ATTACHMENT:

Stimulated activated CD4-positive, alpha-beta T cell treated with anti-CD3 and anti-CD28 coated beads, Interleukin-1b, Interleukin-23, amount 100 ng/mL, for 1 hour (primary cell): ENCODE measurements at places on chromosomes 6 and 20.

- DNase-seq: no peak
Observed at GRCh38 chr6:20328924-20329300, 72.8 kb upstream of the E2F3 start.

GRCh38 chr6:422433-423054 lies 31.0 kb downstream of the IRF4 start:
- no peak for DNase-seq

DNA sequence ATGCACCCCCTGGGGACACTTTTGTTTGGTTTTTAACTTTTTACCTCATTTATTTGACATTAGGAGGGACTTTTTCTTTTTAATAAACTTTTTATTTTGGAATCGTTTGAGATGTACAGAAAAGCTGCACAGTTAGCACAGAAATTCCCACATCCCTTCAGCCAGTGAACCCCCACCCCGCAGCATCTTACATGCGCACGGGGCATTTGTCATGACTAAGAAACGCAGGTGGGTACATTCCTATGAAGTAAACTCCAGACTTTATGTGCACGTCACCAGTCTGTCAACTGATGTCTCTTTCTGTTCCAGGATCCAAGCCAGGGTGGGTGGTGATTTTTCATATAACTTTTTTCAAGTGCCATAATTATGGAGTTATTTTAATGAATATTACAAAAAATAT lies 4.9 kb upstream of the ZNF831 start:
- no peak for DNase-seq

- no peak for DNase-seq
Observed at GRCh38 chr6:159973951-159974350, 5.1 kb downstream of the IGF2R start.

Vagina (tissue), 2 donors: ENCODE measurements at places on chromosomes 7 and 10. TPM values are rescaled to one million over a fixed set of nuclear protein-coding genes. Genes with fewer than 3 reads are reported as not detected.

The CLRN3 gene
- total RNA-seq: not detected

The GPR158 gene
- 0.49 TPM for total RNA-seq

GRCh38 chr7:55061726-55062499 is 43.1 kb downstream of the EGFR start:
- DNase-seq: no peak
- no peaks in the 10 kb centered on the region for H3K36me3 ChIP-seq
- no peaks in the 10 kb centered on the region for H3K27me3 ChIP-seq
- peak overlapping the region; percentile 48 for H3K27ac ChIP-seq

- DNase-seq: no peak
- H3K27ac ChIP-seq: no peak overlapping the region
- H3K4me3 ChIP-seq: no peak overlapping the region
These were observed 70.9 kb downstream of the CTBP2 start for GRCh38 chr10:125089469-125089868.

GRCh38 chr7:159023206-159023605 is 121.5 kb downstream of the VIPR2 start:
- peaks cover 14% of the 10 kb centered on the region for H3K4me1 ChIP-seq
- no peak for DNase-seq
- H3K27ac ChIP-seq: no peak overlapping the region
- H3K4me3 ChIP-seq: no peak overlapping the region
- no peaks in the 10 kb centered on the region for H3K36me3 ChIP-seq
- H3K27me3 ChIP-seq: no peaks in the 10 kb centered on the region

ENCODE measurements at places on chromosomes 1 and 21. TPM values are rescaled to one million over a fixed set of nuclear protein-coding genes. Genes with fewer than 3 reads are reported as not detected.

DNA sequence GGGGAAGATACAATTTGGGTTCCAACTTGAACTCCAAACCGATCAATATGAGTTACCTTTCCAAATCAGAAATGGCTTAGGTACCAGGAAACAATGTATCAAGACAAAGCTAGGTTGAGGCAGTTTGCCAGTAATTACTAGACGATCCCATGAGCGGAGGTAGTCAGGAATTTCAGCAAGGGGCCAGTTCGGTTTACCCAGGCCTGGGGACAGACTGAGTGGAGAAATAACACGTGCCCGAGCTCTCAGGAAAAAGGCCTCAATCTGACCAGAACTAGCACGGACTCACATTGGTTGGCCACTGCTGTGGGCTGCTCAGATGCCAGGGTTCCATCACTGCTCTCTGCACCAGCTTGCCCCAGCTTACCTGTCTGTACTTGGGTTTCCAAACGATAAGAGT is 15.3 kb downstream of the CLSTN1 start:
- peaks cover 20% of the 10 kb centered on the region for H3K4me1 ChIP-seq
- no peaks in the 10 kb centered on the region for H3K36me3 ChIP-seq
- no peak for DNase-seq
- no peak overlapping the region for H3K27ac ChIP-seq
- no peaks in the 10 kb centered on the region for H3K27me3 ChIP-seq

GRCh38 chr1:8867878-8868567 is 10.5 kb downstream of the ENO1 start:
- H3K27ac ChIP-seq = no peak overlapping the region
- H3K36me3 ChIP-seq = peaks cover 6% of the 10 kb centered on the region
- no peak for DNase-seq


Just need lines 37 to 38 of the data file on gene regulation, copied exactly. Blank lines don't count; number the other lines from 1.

- no peaks in the 10 kb centered on the region for H3K27me3 ChIP-seq

GRCh38 chr1:8867878-8868567 is 10.5 kb downstream of the ENO1 start: